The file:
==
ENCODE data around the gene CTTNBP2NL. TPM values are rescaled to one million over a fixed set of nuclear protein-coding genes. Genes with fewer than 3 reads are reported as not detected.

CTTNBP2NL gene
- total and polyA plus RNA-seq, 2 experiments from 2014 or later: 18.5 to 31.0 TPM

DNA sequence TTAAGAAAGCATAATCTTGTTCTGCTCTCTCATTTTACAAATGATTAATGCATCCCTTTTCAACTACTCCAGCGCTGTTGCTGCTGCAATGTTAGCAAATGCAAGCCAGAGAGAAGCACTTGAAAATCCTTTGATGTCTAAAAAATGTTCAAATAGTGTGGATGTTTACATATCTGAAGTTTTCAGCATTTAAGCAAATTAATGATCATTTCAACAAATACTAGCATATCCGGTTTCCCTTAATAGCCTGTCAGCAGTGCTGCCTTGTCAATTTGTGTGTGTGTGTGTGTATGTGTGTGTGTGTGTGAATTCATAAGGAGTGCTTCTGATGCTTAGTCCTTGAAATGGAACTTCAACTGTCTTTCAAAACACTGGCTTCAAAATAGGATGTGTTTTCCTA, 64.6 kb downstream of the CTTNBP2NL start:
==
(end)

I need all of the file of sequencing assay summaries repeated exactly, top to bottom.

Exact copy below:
ENCODE data around the gene CTTNBP2NL. TPM values are rescaled to one million over a fixed set of nuclear protein-coding genes. Genes with fewer than 3 reads are reported as not detected.

CTTNBP2NL gene
- total and polyA plus RNA-seq, 2 experiments from 2014 or later: 18.5 to 31.0 TPM

DNA sequence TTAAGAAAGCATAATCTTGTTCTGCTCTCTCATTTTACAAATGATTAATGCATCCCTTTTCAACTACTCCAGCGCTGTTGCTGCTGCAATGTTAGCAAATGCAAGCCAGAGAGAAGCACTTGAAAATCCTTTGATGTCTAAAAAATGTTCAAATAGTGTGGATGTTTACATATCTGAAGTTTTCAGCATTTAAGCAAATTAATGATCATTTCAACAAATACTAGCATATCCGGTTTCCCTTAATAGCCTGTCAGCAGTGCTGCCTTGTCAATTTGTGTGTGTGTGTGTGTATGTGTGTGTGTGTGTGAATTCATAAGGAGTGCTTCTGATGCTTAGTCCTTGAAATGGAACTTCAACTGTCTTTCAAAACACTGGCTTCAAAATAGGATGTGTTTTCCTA, 64.6 kb downstream of the CTTNBP2NL start: